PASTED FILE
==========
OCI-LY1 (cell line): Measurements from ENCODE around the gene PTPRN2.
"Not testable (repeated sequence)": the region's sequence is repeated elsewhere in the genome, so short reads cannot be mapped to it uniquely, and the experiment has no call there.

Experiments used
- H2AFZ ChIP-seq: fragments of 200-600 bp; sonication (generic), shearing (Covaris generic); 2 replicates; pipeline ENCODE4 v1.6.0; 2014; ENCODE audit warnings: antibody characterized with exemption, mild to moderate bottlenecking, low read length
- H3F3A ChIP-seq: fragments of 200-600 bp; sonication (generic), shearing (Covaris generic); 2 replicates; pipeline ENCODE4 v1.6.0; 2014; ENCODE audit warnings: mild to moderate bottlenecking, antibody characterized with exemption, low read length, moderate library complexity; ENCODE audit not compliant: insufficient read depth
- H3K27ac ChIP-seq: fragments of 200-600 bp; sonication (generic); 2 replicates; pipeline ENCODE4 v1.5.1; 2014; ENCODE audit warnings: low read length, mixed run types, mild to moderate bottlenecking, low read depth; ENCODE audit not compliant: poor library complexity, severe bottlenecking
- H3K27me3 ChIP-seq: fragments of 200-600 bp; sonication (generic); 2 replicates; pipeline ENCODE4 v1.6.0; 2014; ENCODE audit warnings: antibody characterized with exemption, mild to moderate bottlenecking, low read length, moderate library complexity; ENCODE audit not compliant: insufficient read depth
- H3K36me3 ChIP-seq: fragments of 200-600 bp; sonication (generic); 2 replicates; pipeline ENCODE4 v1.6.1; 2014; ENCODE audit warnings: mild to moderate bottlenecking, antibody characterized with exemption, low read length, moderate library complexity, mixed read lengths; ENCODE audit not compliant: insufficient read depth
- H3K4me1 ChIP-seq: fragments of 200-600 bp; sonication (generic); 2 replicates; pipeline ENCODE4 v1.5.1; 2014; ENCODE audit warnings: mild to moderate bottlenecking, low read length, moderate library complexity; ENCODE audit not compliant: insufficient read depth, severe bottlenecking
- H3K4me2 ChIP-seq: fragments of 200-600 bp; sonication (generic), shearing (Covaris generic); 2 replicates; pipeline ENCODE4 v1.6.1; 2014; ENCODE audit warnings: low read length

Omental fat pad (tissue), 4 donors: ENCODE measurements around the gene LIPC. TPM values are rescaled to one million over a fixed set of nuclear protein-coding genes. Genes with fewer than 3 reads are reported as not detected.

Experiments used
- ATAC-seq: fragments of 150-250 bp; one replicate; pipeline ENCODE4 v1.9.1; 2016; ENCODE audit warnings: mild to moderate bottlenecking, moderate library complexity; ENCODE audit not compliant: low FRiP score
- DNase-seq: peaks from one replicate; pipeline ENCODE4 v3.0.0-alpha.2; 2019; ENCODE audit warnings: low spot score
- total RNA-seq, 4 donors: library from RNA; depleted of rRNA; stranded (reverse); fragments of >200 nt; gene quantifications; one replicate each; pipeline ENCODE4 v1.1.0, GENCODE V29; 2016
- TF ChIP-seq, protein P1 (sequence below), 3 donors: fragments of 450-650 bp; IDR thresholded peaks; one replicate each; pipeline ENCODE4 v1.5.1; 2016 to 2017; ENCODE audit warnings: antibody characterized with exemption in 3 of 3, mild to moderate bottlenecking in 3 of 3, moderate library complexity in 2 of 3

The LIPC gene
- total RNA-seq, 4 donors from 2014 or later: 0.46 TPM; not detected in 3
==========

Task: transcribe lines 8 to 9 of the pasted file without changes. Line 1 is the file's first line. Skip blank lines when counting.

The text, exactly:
- H3K36me3 ChIP-seq: fragments of 200-600 bp; sonication (generic); 2 replicates; pipeline ENCODE4 v1.6.1; 2014; ENCODE audit warnings: mild to moderate bottlenecking, antibody characterized with exemption, low read length, moderate library complexity, mixed read lengths; ENCODE audit not compliant: insufficient read depth
- H3K4me1 ChIP-seq: fragments of 200-600 bp; sonication (generic); 2 replicates; pipeline ENCODE4 v1.5.1; 2014; ENCODE audit warnings: mild to moderate bottlenecking, low read length, moderate library complexity; ENCODE audit not compliant: insufficient read depth, severe bottlenecking